There are emerging technologies for diagnosis and treatment of TB that are close to clinical implementation. These include the use of gamma interferon release assays to diagnose LTBI, isoniazid and rifapentine to shorten treatment of LTBI, and moxifloxacin containing regimes to shorten treatment of active TB [36]. These data suggests that the greatest health savings may be achieved through strategies to prevent TB rather than strategies to shorten its treatment.

This study gives insight into their potential effect on health lost from TB. Interventions that result in more persons completing LTBI therapy will prevent 6.72 DALY per case of TB averted. In contrast, interventions for shortening treatment of TB would result in little DALYs saved. Reducing TB treatment duration by 50% would have minimal effect on TB burden, as it would save <0.02 DALYs per patient. In addition shorter TB treatment duration, assuming current costs of between US$5 and US$350 per DALY gained, would not reduce the chronic pulmonary impairment associated with TB [8-10,33]. If preventing pulmonary impairment after tuberculosis is considered, costs of current standard latent tuberculosis infection therapy (daily isoniazid for 9 months) falls to under US$2500 per DALY gained. The benefit of treating latent tuberculosis infection becomes comparable to those of treating non-infectious TB [33].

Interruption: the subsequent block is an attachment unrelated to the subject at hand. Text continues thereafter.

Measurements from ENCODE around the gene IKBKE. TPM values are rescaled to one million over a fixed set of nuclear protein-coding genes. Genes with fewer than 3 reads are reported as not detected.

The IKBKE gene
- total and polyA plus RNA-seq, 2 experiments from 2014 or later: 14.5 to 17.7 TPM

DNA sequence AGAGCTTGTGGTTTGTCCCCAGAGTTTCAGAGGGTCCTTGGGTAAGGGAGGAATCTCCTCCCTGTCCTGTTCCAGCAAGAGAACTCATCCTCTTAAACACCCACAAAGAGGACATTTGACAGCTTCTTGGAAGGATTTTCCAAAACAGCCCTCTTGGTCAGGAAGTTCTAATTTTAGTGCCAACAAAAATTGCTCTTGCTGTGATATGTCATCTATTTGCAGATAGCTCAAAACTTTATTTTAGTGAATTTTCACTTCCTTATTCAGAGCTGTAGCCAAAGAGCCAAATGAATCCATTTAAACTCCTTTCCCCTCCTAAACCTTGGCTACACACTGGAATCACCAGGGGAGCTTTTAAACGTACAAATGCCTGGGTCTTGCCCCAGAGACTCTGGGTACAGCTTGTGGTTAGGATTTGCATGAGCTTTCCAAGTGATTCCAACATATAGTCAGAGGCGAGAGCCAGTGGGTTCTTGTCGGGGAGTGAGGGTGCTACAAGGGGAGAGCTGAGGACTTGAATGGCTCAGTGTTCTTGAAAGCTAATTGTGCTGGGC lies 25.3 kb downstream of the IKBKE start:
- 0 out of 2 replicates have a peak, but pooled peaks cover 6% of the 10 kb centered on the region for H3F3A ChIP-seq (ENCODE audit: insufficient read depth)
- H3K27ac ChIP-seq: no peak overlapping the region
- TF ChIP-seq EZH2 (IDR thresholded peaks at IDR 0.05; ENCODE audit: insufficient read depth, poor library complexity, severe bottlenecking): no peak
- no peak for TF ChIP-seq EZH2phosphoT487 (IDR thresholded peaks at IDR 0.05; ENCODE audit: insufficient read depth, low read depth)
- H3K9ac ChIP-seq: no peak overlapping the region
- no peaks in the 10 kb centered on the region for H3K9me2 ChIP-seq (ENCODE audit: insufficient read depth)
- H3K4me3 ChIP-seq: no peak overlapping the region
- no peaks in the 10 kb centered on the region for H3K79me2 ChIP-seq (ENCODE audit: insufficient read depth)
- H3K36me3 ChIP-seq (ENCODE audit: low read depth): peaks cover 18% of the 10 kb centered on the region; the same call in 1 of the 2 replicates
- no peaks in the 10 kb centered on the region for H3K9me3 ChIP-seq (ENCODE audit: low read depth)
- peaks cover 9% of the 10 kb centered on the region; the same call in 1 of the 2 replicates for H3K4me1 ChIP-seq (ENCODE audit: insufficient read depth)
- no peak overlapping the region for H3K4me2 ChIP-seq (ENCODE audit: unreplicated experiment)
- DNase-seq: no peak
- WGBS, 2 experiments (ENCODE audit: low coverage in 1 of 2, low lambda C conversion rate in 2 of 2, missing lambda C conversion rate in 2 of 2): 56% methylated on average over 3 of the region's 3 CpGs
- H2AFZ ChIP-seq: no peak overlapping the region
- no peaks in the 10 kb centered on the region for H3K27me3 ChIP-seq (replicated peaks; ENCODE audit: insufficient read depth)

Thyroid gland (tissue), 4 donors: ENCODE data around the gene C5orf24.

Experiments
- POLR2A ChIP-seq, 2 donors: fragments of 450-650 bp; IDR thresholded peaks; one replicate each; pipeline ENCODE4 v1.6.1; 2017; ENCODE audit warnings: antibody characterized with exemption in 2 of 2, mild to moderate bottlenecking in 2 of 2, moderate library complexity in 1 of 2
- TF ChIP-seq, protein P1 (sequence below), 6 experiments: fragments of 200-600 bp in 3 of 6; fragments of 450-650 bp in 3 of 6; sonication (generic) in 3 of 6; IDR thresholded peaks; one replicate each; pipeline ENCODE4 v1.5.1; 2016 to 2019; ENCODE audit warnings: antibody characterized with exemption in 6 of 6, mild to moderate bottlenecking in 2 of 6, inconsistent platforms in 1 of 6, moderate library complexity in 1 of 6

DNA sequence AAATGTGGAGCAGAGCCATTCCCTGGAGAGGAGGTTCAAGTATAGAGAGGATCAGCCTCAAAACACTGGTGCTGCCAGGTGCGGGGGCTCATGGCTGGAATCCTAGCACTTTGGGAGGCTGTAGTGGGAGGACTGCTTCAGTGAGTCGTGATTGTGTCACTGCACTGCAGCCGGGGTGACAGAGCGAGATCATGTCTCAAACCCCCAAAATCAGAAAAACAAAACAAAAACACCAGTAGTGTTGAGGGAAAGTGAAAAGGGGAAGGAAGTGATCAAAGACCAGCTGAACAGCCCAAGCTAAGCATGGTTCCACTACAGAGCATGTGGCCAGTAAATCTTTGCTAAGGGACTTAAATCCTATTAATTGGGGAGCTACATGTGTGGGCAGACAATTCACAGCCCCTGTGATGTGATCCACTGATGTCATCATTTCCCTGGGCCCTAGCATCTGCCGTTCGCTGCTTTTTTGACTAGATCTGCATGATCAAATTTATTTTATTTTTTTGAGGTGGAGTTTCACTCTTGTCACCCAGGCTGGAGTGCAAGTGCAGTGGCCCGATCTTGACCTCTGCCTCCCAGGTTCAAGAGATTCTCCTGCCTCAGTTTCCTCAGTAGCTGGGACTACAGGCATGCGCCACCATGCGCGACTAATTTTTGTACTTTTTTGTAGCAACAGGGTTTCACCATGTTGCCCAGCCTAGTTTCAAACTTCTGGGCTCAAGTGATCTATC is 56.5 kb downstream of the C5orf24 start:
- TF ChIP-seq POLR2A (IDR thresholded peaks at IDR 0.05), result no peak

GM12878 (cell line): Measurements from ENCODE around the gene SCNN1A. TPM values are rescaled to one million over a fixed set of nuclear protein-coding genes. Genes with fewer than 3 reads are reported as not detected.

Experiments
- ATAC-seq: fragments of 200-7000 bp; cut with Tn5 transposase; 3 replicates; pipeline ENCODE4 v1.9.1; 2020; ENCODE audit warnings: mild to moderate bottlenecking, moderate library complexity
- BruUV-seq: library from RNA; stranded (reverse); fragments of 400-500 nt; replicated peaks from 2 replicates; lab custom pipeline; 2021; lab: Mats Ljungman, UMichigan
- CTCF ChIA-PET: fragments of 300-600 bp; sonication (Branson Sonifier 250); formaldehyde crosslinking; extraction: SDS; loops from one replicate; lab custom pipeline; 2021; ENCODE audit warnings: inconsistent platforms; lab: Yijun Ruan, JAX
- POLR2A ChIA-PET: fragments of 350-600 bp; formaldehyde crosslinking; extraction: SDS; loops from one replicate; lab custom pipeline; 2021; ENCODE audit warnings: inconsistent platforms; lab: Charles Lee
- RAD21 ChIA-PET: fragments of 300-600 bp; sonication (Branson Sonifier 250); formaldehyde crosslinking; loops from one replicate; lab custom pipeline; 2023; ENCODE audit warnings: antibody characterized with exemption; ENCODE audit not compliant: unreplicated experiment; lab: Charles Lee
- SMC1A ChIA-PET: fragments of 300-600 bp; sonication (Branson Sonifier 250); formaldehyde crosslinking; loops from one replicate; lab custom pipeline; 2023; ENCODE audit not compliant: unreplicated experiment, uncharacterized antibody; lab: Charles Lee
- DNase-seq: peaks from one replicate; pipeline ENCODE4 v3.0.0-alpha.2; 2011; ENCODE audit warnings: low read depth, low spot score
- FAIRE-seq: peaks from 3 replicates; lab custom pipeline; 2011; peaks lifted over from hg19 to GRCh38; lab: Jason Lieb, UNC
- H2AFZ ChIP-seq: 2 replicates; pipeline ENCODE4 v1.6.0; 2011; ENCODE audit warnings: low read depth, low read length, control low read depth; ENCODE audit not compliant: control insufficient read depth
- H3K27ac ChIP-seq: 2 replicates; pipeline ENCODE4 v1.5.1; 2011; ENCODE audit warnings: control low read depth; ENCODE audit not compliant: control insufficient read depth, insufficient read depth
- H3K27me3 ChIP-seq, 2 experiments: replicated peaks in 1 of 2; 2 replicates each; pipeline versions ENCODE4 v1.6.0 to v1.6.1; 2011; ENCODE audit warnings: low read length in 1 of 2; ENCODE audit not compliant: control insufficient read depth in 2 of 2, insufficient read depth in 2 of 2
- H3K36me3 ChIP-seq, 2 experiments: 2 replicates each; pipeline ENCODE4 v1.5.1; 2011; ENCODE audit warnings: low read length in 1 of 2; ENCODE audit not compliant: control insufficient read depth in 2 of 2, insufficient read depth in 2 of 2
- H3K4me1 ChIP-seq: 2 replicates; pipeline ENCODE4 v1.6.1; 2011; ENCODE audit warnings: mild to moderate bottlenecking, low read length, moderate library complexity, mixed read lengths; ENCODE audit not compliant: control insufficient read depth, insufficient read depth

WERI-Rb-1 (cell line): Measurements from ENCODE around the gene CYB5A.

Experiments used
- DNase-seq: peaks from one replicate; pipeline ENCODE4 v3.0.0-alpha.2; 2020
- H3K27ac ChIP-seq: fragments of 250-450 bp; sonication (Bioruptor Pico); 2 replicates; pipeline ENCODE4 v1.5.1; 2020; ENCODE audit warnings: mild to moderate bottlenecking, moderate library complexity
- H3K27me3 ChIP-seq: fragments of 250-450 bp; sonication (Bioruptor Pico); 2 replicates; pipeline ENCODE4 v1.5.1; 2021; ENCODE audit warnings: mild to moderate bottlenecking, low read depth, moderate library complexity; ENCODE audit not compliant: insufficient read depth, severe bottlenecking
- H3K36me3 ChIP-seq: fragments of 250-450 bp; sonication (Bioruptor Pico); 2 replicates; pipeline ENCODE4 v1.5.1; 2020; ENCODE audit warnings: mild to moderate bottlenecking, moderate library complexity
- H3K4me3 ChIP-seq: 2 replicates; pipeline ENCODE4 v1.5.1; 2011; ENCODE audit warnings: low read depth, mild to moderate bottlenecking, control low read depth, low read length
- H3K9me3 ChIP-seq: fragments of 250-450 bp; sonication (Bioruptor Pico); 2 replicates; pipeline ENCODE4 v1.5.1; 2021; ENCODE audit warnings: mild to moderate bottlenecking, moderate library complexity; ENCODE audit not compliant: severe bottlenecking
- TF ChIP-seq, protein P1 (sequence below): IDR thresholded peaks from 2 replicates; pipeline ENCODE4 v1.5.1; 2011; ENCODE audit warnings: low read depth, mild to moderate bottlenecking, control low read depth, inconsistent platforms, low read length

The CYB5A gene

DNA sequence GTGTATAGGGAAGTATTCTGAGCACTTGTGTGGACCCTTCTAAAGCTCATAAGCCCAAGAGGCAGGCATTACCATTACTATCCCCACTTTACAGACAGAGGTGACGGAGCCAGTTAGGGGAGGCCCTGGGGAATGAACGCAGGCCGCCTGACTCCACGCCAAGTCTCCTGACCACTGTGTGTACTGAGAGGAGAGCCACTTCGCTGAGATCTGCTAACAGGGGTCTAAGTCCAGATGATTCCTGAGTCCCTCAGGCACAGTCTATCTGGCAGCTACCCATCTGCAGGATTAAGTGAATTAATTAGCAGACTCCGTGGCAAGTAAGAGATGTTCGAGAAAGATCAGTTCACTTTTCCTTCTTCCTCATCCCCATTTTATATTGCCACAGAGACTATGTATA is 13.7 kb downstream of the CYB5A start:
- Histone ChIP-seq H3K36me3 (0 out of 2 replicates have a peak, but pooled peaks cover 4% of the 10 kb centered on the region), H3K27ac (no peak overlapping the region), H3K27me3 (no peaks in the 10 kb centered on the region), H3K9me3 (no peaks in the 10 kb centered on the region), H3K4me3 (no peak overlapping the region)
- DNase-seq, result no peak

The use of discounting in economic health evaluations and appropriate discount rates are controversial [13,18,32,37-39]. We analyzed our results using the discount rate recommend by the CDC and the U.S Preventive Services Task Force (USPSTF) of 3% [13,14,32]. Irrespective of the discount rates used the present value of DALYs lost to the cohort was significantly greater than previous estimates. To improve the validity and precision of the TB burden estimates, we tested disability weights derived directly from the same TB-afflicted population in sensitivity analysis [9]. Using these locally derived disability weights did not change our conclusions. This analysis indicates that the increased TB burden identified in this study is independent of the discount rates or disability weight used.